Take someone with you to the specialist to reinforce how much pain you are in. I spent 8 years without a proper diagnosis. Mine healed in a bad place, so I hope they have given you a thoracic brace, so your thoracic vertebrae might be able to heal in a better position than mine. I would absolutely brace it now as my surgeon said if it was braced I wouldn't still be in so much pain. Everyone is different though.

    Sleeping with a pillow between my knees also helps me. Heat packs help as well. Painkillers didn't work for me until they combined them with a muscle relaxant. The physio has taped my back and shoulder into the correct position so my muscles don't spasm it out again.

    Take care.
  • mickkrmmickkr Posts: 166
    edited 08/31/2013 - 7:37 PM
    thoracic spine pain, why do you say "they do not have good outcomes from thoracic surgery" ?

    It's horrible surgery to be sure, but those I have come across on this and other forums, who have had thoracic spine surgery by and large seem to have done well compared with other spine surgeries.

    This may well be because the thoracic spine is very stable and is not subjected to the same stresses as the lumbar and cervical areas so that once repaired the thoracic spine is better able to heal itself.

    I agree it may be difficult to find a surgeon experienced in this particular surgery, but that is probably because it is uncommon rather than their desperate urge to avoid doing it.

    For sure it is complicated and long surgery but the surgical teams will have prepared for this beforehand, so that is not an issue in itself except that doctors will always put off long, complex, non routine surgery until absolutely necessary because it is long, complex and non routine and therefore costs a lot of money, time, effort and endurance for medical staff and patients alike.

    For me it changed my life and I have never looked back, though I wouldn't like to go through it again !

    I'm not young enough to know everything - Oscar Wilde
  • TSP,
    Where are you getting these statistics that 20% of laying down MRI miss spinal problems?? What studies? This is not good or accurate medical information that you are stating and gives patients the wrong idea about versions of MRI's. Please do not post things like that unless you have studies to confirm those statements.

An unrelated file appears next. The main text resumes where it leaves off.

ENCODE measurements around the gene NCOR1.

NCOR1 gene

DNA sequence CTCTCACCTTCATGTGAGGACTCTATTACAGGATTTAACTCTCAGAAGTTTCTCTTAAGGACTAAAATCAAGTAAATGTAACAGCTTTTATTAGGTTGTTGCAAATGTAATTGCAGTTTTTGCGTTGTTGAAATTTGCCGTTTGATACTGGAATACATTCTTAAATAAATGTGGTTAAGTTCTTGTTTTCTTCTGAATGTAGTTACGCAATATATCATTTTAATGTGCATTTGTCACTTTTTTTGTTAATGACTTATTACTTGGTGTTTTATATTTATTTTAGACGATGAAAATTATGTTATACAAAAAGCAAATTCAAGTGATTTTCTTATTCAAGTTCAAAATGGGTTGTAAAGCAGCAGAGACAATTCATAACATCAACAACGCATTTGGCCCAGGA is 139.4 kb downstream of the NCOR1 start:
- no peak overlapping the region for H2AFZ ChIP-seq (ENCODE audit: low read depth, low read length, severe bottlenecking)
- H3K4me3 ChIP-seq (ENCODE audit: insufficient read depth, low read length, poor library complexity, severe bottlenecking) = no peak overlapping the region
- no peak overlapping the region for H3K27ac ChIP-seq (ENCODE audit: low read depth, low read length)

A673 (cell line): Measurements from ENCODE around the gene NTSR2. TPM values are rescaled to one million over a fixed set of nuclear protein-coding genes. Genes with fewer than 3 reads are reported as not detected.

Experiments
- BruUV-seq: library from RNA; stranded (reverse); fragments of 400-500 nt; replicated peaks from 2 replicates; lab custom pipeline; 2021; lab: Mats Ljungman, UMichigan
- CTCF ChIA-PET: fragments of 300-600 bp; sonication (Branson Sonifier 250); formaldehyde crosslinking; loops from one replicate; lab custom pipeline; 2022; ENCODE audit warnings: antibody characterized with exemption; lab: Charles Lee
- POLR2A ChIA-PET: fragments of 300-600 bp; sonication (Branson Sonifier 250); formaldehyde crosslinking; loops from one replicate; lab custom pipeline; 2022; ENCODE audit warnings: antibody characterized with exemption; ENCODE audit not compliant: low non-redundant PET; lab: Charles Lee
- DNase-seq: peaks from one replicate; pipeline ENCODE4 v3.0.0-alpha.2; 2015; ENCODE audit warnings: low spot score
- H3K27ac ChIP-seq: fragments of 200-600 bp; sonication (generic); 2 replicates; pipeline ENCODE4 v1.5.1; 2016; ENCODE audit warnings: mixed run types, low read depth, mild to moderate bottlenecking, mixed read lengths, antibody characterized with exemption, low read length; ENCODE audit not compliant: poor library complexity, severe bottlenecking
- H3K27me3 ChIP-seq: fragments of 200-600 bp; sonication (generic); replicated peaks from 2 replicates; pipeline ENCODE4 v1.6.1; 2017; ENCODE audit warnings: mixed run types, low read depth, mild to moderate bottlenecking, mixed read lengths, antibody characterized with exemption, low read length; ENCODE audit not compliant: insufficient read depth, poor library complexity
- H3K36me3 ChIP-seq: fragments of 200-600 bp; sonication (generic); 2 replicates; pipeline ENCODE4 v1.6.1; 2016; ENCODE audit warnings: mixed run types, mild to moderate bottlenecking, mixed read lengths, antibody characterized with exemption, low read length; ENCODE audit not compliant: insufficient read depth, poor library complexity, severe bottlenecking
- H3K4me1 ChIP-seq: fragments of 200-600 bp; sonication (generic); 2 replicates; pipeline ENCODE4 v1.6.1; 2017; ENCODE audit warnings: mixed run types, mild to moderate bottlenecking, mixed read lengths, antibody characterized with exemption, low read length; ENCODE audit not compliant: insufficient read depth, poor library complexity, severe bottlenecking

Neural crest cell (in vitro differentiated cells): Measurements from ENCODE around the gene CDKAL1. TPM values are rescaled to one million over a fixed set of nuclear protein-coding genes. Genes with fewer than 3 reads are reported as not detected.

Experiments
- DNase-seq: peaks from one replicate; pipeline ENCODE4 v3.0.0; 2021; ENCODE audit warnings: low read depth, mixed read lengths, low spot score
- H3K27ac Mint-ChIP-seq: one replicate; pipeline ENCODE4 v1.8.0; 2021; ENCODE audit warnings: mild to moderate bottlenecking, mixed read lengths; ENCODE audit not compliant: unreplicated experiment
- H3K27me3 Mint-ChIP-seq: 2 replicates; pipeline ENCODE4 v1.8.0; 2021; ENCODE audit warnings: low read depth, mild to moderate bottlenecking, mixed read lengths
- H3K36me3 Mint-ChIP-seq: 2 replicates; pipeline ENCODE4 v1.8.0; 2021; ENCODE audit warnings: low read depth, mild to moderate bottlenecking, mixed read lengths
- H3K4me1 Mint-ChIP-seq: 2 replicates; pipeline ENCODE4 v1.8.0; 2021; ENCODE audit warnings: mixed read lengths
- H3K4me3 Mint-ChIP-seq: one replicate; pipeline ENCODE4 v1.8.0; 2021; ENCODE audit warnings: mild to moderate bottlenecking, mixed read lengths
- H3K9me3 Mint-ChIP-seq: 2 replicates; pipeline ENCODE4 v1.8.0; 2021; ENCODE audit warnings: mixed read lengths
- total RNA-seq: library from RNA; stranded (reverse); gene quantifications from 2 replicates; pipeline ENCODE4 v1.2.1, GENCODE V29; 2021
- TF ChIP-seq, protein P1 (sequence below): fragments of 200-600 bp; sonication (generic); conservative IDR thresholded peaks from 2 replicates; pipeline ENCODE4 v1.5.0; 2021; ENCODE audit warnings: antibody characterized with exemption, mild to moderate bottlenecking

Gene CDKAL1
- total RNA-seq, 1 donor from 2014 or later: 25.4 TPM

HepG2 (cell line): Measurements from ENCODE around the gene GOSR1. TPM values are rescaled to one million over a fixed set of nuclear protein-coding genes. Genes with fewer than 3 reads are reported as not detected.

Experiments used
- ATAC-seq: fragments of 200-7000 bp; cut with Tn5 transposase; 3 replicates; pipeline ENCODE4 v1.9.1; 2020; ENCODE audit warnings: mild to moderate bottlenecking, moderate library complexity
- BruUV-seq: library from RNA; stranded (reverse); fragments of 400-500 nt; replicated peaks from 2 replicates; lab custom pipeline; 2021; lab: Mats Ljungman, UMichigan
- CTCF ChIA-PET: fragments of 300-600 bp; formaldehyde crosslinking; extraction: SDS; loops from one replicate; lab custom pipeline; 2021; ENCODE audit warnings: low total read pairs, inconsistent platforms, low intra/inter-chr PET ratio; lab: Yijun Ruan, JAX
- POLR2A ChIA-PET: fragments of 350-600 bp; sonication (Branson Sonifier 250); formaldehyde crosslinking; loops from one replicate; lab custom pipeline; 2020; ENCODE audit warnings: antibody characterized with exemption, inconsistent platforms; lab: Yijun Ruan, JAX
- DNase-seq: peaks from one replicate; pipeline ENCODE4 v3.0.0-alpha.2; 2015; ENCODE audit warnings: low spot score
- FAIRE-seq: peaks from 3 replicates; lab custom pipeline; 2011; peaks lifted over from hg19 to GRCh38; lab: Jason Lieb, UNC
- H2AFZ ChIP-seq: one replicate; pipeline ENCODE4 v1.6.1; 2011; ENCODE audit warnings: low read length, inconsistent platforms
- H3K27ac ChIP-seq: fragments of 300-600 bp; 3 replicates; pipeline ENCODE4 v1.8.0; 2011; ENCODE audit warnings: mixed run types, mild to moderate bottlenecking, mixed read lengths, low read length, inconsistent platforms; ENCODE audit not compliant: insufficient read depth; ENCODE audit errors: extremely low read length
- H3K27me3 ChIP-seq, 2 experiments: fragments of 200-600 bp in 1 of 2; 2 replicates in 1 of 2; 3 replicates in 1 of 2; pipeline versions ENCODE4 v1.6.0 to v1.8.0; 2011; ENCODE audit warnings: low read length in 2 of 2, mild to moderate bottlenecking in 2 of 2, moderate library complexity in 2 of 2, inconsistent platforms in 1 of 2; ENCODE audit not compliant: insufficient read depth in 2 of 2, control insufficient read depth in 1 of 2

Some discussion has occurred and some doctors, in particular radiologists and developers of standing or/and open MRI machines have tried to imply that their versions are more accurate, however, it is not medical fact. The quality of images of standing or open MRI machines is less than it is for conventional machines due to the fact that the magnet does not travel in the same manner , therefore there are less detailed images.
    Some feel that the standing or open MRI's give a better picture of disc bulges, and that conventional machines are 'positional' buthis is also true of all of the machines. They take an image of a moment in time- a single moment . If you are laying down , it may show bulges, herniations , etc, and if you are sitting or standing, it may show bulges where you would not see them in the conventional machine, or more of them when they are not there on the conventional machine.
    All of the machines have their good and bad points, but as far as I am aware, there is no one machine that is better or more accurate than another when it comes to the position of the MRI client.
  • thoracic spine painthoracic spine pain Posts: 566
    edited 09/04/2013 - 5:37 PM